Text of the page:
Mother plucking babies...
I'm posting for a friend.
A friend of mine has a proven pair of green cheek conures.
The mother started off really well. All the babies were doing great everything was going super great. Then when the youngest baby was 5 days old the problems started. She bite a whole in it's back. That baby got pulled right away and started to be hand fed. Everything again after that was going great. Last night there was a few pretty loud screams coming from the box and my friend noticed that one of the 2 remaining babies had blood on her wings. She witnessed the mother pulling the wing feather pins out. These babies are 1.5 and 2 weeks old. The last 2 babies have since been pulled.
This is NOT her first clutch but it is the first time she's caused this much harm to her young. Any idea's of what could be causing her to act like this? My friend is really stressing out.
Re: Mother plucking babies...
It is the best for the babies for them to be pulled from the nest. It is difficult to say why the mother has decided to be aggressive with them. On occasion you will find this to be a problem. It is good that your friend has taken on handfeeding them. I would say she will need to do so for the long term. And also to provide a safe cage for them. Since they are so small, she will most likely need to keep them in an area where it is warm, perhaps putting some pieces of flannel in the cage on the cage floor, or a warm water bottle placed in a corner of the cage to keep the cage warm. It should not be overheated however, warm is the best environment for them.
From research, and what I've read and learned about bird behavior, ALL mated pairs of birds, have one goal and that is to procreate and keep hatching more chicks. Nature has given them the instinct to mate and they are very determined to get those babies out of the nest and on their own so they can mate and start the breeding process all over again. It seems that this behavior happens in caged birds more than birds in the wild, because most exotic birds and parrots in the wild live in flocks, and do not lay eggs month after month, nor mate and have chicks month after month, but rather they have mating "seasons" where they breed, hatch the chicks, and perhaps a couple of times a year there will be new baby birds. Much like the behavior of outside birds in the Spring, and sometimes in the Fall. And I also feel that pellets which are man made and other food supplements that we can buy for our birds play a big part in their hormonal and breeding behavior.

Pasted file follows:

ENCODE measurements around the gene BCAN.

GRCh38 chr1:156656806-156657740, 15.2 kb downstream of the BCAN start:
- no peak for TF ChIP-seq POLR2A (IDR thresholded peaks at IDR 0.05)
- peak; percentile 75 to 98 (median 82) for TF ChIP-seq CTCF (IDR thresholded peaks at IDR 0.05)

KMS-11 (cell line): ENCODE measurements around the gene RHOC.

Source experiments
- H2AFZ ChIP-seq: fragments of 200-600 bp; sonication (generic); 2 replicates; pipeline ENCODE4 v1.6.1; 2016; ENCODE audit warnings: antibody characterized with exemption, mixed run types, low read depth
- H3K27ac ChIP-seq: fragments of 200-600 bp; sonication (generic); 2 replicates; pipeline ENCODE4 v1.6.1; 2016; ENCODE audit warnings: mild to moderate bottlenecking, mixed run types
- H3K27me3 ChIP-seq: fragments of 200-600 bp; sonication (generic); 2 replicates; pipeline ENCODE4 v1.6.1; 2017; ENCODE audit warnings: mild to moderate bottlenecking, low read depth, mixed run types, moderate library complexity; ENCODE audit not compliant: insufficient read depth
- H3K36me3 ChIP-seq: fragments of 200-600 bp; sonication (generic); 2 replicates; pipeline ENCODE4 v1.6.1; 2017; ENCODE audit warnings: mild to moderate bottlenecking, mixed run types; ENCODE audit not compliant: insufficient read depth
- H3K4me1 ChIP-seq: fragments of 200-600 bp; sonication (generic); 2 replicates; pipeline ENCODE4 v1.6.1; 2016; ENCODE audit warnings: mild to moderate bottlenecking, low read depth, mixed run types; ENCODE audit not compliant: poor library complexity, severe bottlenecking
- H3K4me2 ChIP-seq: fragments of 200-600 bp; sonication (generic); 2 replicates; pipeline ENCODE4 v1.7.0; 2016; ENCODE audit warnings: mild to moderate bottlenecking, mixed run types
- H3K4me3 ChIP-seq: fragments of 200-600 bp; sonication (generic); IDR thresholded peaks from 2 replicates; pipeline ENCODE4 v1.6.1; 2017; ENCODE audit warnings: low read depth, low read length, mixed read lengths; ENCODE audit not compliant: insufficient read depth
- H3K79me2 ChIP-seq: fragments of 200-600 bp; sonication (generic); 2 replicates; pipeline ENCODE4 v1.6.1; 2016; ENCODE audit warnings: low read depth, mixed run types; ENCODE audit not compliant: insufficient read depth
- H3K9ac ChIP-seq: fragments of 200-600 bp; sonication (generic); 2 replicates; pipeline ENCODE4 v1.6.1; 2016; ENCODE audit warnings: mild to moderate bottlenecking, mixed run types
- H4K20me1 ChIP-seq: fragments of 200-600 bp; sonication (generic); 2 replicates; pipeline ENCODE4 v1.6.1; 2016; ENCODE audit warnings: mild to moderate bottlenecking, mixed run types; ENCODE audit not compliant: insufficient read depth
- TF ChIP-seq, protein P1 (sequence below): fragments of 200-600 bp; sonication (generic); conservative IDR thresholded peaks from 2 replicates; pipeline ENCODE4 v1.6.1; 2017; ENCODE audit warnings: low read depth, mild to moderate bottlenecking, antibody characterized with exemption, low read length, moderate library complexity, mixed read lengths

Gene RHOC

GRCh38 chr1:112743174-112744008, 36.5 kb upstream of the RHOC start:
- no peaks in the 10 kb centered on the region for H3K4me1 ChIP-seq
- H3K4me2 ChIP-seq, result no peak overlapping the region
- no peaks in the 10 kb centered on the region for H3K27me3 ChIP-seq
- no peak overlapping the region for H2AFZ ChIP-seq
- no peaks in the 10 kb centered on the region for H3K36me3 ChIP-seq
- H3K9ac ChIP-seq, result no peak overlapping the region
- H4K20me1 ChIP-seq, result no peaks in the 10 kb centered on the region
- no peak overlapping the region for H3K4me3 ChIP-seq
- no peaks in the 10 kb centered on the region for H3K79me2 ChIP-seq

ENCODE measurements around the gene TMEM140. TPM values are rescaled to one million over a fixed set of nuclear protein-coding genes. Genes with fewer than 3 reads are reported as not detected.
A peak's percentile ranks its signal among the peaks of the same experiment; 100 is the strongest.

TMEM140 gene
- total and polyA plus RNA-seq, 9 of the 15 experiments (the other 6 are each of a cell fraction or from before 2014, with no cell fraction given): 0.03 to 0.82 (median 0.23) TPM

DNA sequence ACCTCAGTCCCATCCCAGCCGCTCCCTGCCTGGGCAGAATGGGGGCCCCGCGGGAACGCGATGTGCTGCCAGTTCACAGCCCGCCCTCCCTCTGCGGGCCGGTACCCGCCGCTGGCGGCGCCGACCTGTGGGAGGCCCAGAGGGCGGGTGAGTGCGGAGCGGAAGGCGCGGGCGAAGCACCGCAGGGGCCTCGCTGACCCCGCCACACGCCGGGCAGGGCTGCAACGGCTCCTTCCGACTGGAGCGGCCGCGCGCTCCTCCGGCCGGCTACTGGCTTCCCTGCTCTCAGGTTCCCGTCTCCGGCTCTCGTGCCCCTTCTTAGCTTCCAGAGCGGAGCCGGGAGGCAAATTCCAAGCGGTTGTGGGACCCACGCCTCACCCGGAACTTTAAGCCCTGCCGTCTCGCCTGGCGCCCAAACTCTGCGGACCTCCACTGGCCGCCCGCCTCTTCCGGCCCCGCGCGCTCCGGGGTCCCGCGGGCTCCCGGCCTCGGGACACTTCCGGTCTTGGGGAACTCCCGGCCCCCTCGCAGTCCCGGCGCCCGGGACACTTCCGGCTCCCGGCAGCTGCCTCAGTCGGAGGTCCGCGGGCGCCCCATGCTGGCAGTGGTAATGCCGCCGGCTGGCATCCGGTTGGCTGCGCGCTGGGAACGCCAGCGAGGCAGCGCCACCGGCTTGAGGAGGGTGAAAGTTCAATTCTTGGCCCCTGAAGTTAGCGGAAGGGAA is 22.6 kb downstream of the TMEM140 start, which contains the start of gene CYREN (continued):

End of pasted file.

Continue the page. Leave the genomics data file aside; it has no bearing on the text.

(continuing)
Please keep us posted and let us know how she is getting along with her new babies.
Re: Mother plucking babies...
Amanda, this aggressive behavior may have several causes. I'll name a few for you:
- Cage is way too small for breeding. Birds need lots of room. Breeders especially. If they feel too confined it causes them to have emotional trauma which exhibits as aggression.
- Nutritional deficiencies. A bird that does not have a proper diet will be feeling ill and cranky. This results in aggressive behavior in some birds and passive behavior in others. After a while, the bird will be noticeably sick, but at first, the behavior changes to aggressive or passive.
- Injury or other illness being suffered by the aggressive bird.
- Hen is breeding too often. Some people keep the pair together all the time and don't provide sufficient sleeping time for the birds. If the birds don't get at least 12 hours sleep time, their bodies can trigger breeding urges. If the hen breeds too often, she will be 'worn out' and aggressive.
So, you might check to see if the birds' cage is too small. And I STRONGLY recommend a vet visit for the parent birds.
All seven of the flock are 3 years old already! Tubbie and Sweetie are looking forward to their 4th birthday. Pretty good for sparrows!
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